OP 2019: Trump tells Powell 'you’re fired'
Head of FX Strategy
Summary: Long-simmering tensions between US President Donald Trump and the chairman of the Federal Reserve come to a head and Jerome Powell is dismissed. His replacement's new policies shock many people, especially savers.
For the full list of Saxo's 2019 Outrageous Predictions, click here.
At the December 2018 Federal Open Market Committee meeting, Federal Reserve chair
Jerome Powell signs on with a slim majority of voters in favour of a rate hike, even as
corporate credit spreads are spiking higher and equities are showing signs of strain.
The hike is at least one too many and the US economy and US equities promptly drop
off a cliff in Q1’19. Rather than riding to the rescue, the Powel l Fed indicates that it
would be inappropriate to restart the serial bubble-blowing machine former Fed chair
Alan Greenspan revved up as far back as the ‘90s. Instead of another incarnation of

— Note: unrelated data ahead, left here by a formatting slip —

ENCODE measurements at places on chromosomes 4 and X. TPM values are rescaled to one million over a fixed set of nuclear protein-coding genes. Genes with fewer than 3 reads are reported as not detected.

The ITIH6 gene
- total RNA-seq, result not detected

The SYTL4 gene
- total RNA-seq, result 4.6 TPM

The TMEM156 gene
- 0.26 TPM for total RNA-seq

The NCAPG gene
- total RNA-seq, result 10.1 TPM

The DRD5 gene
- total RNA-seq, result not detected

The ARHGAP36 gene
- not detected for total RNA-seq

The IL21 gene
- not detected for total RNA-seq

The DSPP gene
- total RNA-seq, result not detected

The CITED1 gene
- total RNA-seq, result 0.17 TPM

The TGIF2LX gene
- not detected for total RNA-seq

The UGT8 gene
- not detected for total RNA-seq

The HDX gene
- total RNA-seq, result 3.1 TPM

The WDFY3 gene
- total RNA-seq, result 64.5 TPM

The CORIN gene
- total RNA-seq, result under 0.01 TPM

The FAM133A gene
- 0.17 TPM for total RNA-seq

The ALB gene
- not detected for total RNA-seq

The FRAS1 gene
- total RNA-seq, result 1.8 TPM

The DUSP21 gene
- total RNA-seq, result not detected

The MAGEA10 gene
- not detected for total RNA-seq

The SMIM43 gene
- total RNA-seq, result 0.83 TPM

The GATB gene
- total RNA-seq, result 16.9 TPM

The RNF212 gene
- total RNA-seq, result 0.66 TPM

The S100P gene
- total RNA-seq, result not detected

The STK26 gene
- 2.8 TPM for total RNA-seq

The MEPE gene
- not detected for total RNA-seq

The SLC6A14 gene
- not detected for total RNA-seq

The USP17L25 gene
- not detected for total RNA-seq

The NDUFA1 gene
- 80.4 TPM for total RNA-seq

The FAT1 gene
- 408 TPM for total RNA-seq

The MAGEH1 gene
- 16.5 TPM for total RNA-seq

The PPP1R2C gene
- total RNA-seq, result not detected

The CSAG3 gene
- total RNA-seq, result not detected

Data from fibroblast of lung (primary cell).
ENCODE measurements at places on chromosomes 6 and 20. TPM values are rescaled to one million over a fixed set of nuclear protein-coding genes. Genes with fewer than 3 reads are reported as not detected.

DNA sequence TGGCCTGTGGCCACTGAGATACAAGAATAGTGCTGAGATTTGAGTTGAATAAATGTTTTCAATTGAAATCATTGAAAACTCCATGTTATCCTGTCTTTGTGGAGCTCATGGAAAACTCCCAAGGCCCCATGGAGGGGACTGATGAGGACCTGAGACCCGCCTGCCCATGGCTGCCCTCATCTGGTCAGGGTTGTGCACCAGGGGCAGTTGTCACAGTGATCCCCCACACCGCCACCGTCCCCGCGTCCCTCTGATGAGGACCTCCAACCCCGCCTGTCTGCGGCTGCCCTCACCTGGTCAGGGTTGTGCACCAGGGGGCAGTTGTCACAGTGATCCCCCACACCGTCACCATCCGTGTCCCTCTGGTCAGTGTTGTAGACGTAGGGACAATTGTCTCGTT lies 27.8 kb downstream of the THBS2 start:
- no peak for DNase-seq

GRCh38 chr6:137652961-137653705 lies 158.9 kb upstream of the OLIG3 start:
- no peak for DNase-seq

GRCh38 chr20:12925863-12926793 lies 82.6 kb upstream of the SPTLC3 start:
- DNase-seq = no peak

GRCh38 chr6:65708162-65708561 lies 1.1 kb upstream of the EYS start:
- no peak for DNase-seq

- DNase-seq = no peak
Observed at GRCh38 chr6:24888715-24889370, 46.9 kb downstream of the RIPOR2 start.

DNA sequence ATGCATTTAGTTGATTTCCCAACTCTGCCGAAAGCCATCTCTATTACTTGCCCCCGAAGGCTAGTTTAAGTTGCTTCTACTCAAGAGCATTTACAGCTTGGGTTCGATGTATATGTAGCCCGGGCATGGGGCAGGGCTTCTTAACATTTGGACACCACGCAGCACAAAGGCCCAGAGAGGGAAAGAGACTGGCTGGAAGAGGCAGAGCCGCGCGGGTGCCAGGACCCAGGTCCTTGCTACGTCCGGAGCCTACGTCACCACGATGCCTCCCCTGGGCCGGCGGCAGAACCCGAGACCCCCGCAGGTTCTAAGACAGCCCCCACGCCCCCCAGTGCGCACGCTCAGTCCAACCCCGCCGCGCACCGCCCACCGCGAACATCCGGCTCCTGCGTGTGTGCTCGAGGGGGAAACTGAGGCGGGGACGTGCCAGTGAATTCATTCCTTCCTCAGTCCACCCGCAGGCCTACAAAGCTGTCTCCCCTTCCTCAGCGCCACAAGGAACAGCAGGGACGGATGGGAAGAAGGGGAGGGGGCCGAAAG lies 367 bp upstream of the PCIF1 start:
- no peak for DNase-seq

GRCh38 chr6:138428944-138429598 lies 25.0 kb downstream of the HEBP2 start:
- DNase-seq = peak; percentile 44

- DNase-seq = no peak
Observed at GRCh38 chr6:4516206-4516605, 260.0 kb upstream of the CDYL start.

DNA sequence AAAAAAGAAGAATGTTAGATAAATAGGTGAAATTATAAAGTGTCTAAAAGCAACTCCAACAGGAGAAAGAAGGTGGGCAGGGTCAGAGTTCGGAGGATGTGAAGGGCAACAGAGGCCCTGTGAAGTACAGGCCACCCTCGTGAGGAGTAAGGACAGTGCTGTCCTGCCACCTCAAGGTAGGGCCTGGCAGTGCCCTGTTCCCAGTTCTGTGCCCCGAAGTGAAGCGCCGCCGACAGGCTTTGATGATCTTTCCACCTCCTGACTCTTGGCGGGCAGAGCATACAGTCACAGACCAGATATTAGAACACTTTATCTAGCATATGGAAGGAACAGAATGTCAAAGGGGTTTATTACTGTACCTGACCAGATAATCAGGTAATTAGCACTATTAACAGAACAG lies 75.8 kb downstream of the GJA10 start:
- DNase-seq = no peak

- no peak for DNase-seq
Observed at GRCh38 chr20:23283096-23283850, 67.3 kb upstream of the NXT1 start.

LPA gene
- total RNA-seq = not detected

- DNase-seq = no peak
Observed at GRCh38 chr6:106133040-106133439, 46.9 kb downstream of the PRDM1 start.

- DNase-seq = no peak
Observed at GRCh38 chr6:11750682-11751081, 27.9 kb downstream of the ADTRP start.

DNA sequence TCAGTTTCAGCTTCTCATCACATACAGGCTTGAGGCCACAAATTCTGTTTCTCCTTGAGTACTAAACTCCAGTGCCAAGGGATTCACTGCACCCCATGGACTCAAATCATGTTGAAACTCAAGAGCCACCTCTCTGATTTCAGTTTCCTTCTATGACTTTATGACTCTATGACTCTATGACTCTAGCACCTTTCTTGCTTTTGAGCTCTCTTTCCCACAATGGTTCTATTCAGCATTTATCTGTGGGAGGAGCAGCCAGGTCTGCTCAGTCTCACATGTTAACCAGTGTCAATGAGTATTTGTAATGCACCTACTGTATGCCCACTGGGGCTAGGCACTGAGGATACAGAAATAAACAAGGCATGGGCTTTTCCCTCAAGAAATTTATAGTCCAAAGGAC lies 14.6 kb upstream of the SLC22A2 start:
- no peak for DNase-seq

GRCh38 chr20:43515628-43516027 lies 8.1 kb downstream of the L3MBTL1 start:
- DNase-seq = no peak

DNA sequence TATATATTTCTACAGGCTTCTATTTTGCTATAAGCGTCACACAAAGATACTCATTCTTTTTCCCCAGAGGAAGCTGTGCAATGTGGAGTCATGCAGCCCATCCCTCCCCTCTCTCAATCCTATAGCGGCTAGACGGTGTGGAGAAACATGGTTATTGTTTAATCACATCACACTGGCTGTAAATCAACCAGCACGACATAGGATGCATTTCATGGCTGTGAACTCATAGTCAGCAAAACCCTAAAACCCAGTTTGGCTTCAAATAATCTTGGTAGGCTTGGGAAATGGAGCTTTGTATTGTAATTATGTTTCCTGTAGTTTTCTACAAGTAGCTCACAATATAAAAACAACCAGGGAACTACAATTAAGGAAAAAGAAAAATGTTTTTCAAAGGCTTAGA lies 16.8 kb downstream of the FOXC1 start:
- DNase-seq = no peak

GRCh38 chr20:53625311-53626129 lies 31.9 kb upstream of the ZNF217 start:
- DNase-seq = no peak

QE, the Powell Fed merely tinkers with the pace of quantitative tightening and a
one-off rate cut.
Powell argues that a clearing of bad debts could have long-term benefits. By the
summer of 2019, with equities in a deep funk and the US yield curve having moved to
outright inversion, an incensed President Trump fires Powell and appoints Minnesota
Fed President Neel Kashkari in his stead.
The ambitious Kashkari was the most consistent Fed dove and critic of tightening US
monetary policy. He is less resistant to the idea of the Fed serving at the government’s
pleasure and is soon dubbed ‘The Great Enabler’, setting President Trump up for a
successful run at a second term in 2020 by promising a $5 trillion credit line to buy
Treasury Secretary Mnuchin’s new zero-coupon perpetual bonds to fund Trump’s
“beautiful” new infrastructure projects and force nominal US GDP back on the path it
lost after the Great Financial Crisis.
Under Kashkari’s bold nominal GDP forcing, nominal GDP growth rises at a 7% clip,
with inflation running at 6% (even if reported at 3%), while Fed policy is all the way
down at 1%. That enables deleveraging you can believe in via fin ancial repression to
the great “joy of debtors and great detriment of savers.
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